Interest in maximizing fuel economy is at an all-time high, but full-size truck buyers have traditionally faced a double-edged sword. In the past, a smaller engine might offer a few extra miles per gallon, but the penalty was dramatically reduced by towing capacity and payload. With an EcoBoost-equipped F-150, you’ll achieve not only better fuel economy, but actually have the ability to outhaul many V8s. It’s a bargain you can’t ignore.
Two technologies working together are what allow the EcoBoost 3.5-liter V6 available in the F-150 to deliver the kind of power truck buyers demand and the fuel economy they desire: Turbocharging and direct injection. Both technologies have achieved great success in diesel vehicles, but the EcoBoost six- and four-cylinder engines utilize these technologies in gas engines.
A turbocharger is a gas compressor that is utilized to increase the pressure of air entering the engine. The compressor is powered by a turbine driven by exhaust gases. A turbocharger increases an engine’s volumetric efficiency by forcing a greater mass of air into the combustion chamber in each cylinder. More air and fuel mixed in the cylinder means that the explosion that occurs when the spark plug fires will provide more power and torque output from the engine.
Direct Injection is a type of fuel injection. Less sophisticated fuel injection systems mount individual fuel injectors on an intake runner. The fuel injector sprays fuel into the runner, and fuel and air are atomized in the intake port. Direct injection instead takes a highly pressurized fuel mixture and directly injects it into the combustion chamber of each cylinder for incredibly precise fuel delivery that results in lower emissions and improved volumetric efficiency.
In years past, turbocharging had drawbacks that equaled the advantages it provided. However, all of the disadvantages – a Premium fuel requirement, especially – have been eliminated with the help of direct injection and a host of electronic advances that have revolutionized turbocharging in this engine.
For example, the EcoBoost engine in the F-150 has a compression ratio of 10:01. Compression ratio is a value that represents the relationship between the volume of an engine’s combustion chamber at its largest capacity (at the bottom of its stroke) and its smallest capacity (at the top of its stroke.) High compression is a great method of extracting as much energy as possible out of the fuel/air mixture. Historically, however, high compression engines were also prone to engine knocking, or detonation, with Regular gas. Thanks to direct injection and advanced engine management, though, the EcoBoost engine in the F-150 carries a Regular Unleaded fuel requirement, allowing a two-fold savings at the pump.
The EcoBoost 3.5-liter V6 also utilizes an arsenal of advanced engine technology to burn fuel as efficiently as possible. At the core is a lightweight, die-cast aluminum engine block with aluminum cylinder heads featuring four valves per cylinder and variable valve timing for optimized fuel economy, performance and emissions. The engine employs dual turbochargers (for improved torque response) with water cooling (for improved durability). Oil-cooled pistons and higher alloyed crankshaft and connecting rods provide greater overall strength for longer life.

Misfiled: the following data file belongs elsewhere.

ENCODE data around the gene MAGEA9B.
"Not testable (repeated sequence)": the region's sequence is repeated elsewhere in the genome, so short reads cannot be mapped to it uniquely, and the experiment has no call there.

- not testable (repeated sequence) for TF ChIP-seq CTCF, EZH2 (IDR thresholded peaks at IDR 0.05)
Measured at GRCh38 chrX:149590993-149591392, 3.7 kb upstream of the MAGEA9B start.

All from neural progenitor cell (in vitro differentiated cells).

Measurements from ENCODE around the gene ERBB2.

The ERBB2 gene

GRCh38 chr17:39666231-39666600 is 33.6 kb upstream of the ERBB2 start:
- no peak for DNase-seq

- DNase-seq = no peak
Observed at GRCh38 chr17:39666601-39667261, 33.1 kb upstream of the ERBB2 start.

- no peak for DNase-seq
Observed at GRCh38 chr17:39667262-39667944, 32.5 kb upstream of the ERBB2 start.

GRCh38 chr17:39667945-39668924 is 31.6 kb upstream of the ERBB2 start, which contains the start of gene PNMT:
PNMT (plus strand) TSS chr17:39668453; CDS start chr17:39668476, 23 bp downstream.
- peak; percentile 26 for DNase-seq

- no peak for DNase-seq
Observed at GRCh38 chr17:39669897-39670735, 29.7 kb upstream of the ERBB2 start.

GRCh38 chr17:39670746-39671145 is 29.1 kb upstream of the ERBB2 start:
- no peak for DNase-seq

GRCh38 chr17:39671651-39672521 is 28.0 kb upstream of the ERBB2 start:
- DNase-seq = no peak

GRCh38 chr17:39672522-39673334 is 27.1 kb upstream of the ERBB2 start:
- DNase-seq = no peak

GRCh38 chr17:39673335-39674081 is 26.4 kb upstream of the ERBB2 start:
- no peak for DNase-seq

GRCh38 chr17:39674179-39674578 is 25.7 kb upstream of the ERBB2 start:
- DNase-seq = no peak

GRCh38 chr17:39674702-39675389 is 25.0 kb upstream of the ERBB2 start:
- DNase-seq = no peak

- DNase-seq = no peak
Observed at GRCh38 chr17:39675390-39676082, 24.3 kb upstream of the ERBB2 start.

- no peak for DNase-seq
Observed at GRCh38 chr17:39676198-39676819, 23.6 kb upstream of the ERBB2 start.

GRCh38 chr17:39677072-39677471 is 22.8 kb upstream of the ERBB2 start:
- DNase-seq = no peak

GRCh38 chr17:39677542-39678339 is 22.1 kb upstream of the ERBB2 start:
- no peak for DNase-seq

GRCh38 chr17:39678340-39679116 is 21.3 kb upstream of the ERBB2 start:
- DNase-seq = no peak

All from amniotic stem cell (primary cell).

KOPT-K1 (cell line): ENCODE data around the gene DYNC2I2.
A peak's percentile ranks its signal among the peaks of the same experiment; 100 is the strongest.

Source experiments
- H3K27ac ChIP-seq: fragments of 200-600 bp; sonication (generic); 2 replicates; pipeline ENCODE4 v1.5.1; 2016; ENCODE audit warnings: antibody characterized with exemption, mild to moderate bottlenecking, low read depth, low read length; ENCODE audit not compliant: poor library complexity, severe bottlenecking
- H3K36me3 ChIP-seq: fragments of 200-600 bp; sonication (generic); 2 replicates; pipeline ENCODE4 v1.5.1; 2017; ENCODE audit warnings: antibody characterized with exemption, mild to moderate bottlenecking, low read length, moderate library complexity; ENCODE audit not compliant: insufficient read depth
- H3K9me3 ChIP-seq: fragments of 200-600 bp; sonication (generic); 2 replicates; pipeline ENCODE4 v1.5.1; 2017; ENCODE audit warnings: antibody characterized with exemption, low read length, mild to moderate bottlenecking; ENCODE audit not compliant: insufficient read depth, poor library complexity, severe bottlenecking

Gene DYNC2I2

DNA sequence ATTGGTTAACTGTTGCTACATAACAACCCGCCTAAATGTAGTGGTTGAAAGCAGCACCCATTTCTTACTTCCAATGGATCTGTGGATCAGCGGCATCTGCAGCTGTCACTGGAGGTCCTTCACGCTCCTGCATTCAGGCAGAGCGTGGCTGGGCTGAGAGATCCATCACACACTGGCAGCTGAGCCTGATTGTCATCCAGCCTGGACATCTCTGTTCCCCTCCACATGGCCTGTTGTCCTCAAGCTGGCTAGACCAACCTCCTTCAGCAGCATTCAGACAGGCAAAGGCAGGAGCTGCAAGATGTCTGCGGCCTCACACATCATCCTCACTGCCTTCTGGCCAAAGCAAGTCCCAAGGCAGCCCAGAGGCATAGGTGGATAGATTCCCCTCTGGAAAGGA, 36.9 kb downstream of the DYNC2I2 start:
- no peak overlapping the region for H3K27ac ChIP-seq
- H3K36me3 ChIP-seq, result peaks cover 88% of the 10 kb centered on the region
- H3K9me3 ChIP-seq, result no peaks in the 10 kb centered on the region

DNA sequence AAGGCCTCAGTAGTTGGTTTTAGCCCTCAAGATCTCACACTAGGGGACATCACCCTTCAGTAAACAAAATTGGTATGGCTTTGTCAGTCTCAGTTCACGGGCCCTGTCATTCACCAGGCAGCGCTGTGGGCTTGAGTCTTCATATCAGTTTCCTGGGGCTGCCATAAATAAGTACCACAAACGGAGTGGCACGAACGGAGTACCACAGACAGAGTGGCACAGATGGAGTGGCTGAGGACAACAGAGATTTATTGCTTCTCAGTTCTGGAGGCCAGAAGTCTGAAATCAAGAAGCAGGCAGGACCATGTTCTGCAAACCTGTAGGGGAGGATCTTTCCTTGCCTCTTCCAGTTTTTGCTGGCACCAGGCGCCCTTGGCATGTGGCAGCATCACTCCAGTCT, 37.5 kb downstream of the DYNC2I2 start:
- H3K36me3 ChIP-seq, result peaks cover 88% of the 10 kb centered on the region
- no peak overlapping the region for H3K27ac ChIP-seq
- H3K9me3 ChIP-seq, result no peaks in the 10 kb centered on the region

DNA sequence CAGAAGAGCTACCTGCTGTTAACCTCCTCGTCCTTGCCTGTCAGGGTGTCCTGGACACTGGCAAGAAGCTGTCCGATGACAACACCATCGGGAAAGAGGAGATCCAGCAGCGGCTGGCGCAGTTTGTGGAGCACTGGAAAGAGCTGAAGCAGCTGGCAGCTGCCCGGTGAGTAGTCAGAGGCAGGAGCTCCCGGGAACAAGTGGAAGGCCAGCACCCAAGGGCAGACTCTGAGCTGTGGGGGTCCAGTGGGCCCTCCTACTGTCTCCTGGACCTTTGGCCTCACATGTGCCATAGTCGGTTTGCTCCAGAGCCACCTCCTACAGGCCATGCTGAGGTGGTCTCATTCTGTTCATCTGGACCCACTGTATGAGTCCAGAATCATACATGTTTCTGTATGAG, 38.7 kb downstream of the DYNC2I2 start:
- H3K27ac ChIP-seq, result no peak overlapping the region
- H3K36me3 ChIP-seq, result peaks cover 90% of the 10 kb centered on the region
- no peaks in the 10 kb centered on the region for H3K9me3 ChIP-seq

In total, the EcoBoost engine pounds out 365 hp at 5,000 rpm, and an amazing 420 lb/ft of torque at just 2,500 rpm. That kind of power allows the F-150 a maximum tow rating of 11,300 pounds, out towing even the 5.0-liter V8 engine available on the same truck. Yet, because of its efficiency, it offers EPA estimates of up to 16 mpg city and 22 mpg highway. The 5.0-liter V8’s EPA estimate is 15 mpg city, 19 mpg highway, giving the EcoBoost an economy advantage of up to 20 percent while also enjoying up to 15 percent reduction in CO2 emissions.
The list of hardware employed in the EcoBoost 3.5-liter V6 reads like something you might find in a highly tuned European sports sedan, but Ford has also put the engine through incredible torture tests to determine its durability. During its development, the engine underwent 1.5 million hours of analytical time, more than 13,000 hours of dynamometer testing including 5,000 hours at full boost and 2,500 hours at more than 5,000 rpm. Engineers subjected the engine to more than 100,000 hours of vehicle test time encompassing every possible scenario an owner might run into. The thermal cycling test alone replicates conditions from the Arctic Circle to Death Valley, simulating 10 years of ownership in the most demanding conditions.
But the most demanding condition of all might be the test EcoBoost engine No. 448AA endured. The engine hauled 55 tons of timber, ran full throttle for 24 hours carrying the maximum towing capacity of 11,300 pounds, outperformed competitive V8 engines in an uphill towing contest and, finally, competed in the world’s toughest desert endurance race, the SCORE Tecate Baja 1000. And to prove its durability, Ford not only displayed the engine at the North American International Auto Show, they disassembled it and measured the wear on the block, pistons, turbochargers, valves and other internal components in front of a live audience. The components, which endured testing in the harshest conditions that simulated 10 years of severe duty and 160,000 miles, were all still within factory specification.
The EcoBoost V6 in the F-150 is truly revolutionizing the truck market. A recent story in Automotive News noted that the EcoBoost option is accounting for about 36 percent of all F-150 sales and 40 percent of the truck’s orders in May of 2011, which have been exceeding expectations thus far.
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